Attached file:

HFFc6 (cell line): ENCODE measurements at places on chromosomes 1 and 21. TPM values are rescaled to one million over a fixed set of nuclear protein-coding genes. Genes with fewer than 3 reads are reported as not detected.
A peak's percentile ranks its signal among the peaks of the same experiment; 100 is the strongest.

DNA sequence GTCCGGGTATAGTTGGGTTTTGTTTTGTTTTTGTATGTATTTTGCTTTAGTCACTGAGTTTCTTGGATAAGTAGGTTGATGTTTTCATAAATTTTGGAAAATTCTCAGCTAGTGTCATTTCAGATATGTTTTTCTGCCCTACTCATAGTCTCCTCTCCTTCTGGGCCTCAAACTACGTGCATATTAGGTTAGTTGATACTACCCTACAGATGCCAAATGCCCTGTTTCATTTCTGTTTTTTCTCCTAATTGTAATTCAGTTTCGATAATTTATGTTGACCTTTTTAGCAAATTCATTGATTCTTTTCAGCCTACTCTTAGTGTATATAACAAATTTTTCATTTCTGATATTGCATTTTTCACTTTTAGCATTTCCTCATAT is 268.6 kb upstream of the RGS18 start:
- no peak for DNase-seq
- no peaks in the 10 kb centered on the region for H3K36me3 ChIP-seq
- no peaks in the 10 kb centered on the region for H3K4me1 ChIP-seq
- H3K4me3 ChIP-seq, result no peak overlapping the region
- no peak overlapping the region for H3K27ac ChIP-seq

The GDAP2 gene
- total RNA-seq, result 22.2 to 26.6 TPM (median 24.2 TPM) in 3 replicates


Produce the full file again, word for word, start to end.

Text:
HFFc6 (cell line): ENCODE measurements at places on chromosomes 1 and 21. TPM values are rescaled to one million over a fixed set of nuclear protein-coding genes. Genes with fewer than 3 reads are reported as not detected.
A peak's percentile ranks its signal among the peaks of the same experiment; 100 is the strongest.

DNA sequence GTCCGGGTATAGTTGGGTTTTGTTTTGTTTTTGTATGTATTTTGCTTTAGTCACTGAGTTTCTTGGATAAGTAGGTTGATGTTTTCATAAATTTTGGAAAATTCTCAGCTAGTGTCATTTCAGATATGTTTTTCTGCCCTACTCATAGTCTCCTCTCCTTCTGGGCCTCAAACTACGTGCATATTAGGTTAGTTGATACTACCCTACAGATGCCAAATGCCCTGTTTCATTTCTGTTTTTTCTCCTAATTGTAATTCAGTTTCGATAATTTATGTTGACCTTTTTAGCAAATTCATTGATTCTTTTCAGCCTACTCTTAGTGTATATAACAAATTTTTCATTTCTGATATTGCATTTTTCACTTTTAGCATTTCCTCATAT is 268.6 kb upstream of the RGS18 start:
- no peak for DNase-seq
- no peaks in the 10 kb centered on the region for H3K36me3 ChIP-seq
- no peaks in the 10 kb centered on the region for H3K4me1 ChIP-seq
- H3K4me3 ChIP-seq, result no peak overlapping the region
- no peak overlapping the region for H3K27ac ChIP-seq

The GDAP2 gene
- total RNA-seq, result 22.2 to 26.6 TPM (median 24.2 TPM) in 3 replicates